Our 5 Favorite Places to Eat Lobster in Florida
Because we don’t all have a friend who can hook us up with fresh claws
It’s spiny lobster season right now in Florida, and if you’ve lived in this state long enough, chances are you’ll have a friend, or maybe an entire crew, with a prized lobster tickle stick.
Bait stores sell them, but likely that friend of yours created one, maybe cut from a bamboo strand that came down in the last hurricane, or crafted out of an old piece of PVC, or just won’t tell you where or how they came across it for fear that you’ll figure out the secret. They use that treasured tickle stick to poke lobsters out of holes on the seafloor, basically annoying them right into waiting nets.
They’ll head out at the beginning of lobster season, no matter the marine forecast, sometimes out there on the water at the strike of midnight. It starts in July with a two-day season that for the truly devoted can become a no-sleep affair and then continues from August to March. That friend will probably post selfies with spiny lobsters, rubbing in their coveted catch that’s destined for mac and cheese.
Is there a better single ingredient to define a special night out?
A friend of mine, Whitney Dutton, invited me over one night to share his catch, as the best of friends do. When I got there, he was already cracking them open and cutting the meat into chunks. He sauteed them in butter and salt before adding them to tortillas. A bit of slaw and avocado slices, and there’s really no better taco.
It would be unfair to assume the Whitney Duttons of the world will invite us over every weekend to share in the product of all their hard work. So in the meantime, we need to do some hunting ourselves. We might find them hiding at a roadside fish shack, one of the best reasons to live in our fair state, or at the fish markets that still, thankfully, sell fresh-caught Florida lobsters. But then there are birthdays and anniversaries and maybe a kindergarten graduation that gives us an excuse to let other people do the lobster legwork. For that, we’ve found five of our favorite spots in Florida, from the Panhandle to the Keys, to score this seasonal treat. Whether it’s the spiny kind or shipped from cold northern waters, is there a better single ingredient to define a special night out?
There’s simply no other seafood market quite like Joe Patti’s, not just in Florida, but anywhere. From a cafeteria-style counter that seems to stretch on for a half mile, you can order everything from fresh catch to pre-cooked seafood, including a mound of stop-sign-red lobsters ready to be shucked. Come on Christmas Eve and there will undoubtedly be a festive crowd of locals lined up down the street.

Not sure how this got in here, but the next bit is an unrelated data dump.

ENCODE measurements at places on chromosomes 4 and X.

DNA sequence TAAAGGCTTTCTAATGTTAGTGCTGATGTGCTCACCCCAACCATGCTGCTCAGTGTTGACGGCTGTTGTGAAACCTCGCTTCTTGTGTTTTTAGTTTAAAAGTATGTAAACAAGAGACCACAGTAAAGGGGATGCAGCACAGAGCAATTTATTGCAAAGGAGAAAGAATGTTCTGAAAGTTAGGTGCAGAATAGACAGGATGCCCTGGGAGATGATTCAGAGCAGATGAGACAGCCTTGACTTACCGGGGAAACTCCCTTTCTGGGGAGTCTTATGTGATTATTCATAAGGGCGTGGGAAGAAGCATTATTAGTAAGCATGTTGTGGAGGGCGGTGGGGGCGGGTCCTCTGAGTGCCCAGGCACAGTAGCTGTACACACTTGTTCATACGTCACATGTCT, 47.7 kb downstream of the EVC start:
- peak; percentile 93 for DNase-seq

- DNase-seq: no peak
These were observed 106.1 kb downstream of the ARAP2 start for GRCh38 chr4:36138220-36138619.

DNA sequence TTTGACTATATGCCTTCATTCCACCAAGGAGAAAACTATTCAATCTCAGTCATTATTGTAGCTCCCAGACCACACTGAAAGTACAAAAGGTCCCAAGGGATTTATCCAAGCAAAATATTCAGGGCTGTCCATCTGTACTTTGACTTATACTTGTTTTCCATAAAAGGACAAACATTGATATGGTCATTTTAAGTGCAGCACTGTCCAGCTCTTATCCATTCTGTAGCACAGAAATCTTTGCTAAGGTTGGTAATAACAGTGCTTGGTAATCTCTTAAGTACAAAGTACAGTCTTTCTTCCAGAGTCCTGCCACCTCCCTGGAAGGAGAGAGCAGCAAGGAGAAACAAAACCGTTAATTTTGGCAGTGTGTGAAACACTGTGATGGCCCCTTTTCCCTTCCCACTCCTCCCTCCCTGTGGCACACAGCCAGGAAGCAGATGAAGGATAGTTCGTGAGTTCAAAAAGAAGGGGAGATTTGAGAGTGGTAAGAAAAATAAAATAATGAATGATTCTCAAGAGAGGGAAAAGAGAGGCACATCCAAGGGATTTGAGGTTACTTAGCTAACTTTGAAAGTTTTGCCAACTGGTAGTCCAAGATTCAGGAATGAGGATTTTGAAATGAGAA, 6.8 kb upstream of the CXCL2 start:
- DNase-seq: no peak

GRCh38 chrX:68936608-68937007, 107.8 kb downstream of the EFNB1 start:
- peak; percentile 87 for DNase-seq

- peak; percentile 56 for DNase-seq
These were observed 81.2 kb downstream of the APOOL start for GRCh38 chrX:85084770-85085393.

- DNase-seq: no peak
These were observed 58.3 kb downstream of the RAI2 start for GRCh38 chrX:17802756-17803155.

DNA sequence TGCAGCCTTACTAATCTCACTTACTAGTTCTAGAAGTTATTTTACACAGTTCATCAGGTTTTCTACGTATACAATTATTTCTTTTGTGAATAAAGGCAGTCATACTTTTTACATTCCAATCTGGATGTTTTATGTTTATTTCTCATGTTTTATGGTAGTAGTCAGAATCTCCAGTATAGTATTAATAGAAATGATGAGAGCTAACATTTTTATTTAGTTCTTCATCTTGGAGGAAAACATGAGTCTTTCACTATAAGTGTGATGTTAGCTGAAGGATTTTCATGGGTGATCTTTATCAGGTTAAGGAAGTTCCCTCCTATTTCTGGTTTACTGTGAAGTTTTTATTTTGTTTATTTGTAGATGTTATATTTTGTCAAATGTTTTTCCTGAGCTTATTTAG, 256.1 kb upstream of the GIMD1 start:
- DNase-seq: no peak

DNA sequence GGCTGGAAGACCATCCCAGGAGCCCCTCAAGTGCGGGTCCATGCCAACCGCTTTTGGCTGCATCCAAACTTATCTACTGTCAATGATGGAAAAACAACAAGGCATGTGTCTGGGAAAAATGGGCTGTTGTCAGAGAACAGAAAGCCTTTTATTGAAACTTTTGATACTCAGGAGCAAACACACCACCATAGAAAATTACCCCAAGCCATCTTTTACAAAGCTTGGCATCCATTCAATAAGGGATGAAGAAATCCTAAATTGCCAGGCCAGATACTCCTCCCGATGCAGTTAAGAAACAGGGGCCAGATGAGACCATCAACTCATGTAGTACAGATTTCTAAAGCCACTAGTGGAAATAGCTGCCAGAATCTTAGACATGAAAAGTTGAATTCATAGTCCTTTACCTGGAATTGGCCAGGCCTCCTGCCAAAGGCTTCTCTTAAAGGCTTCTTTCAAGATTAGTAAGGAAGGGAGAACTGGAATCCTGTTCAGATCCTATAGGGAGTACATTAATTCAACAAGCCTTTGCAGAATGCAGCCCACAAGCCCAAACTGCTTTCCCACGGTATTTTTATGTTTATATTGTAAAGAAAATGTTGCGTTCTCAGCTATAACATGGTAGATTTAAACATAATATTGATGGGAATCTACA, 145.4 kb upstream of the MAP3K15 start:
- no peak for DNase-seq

For those of us who regularly make that never-ending drive down U.S. 1 to some spot further south, this is a respite, a halfway spot with the chill ambiance you’d expect for the Keys, nothing more than picnic tables lined up along the edge of the marina. They’re famous for the lobster reuben, a messy but delicious affair on toasted rye with kraut, swiss cheese and Thousand Island dressing. It’s great, and you should have one in your life. But the next time you come, get the simply grilled Florida lobster tail, the roll of lobster salad, lobster mac and cheese or the paella, full of big chunks of lobster meat.
With its spot just a block from the Southernmost Point and a lobster cutout in the front that you can stick your head through for photos, you might think the Lobster Shack is a tourist trap. But you’ll also find legit lobster rolls here, including a Maine-ish version with mayo, a diablo with jalapenos and sriracha mayo, a lobster BLT roll and a Conch republic-spin on a Connecticut version, with butter and lime.
Certainly there are more glamorous places to eat in Miami, a city where ritzy restaurants sprout up like weeds in a highway median, but nowhere in town (or maybe the whole state?) will you find better lobster. Here, they dress it up simply with butter in a just-perfect lobster roll, add claw meat atop deviled eggs, dot mac and cheese with big lobster chunks and then put the sweet meat in just about everything, from a cream sauce with garganelli to whatever else Chef Daniel Serfer feels like adding to the night’s specials.
An upscale white-tablecloth kind of place, Chops is where serious lobster fans need to go for that next birthday dinner. It’s sort of a theme here, the lobster, which is served in a bisque, deep-fried into chunks with a honey mustard aioli, split and grilled with drawn butter, in a seafood tower with some old friends from the ocean and in a lobster mac that will forever define lobster macs. No, they don’t have a lobster dessert, but you can always order an extra eight-ounce tail to any dish, so maybe on the side of the Key lime pie?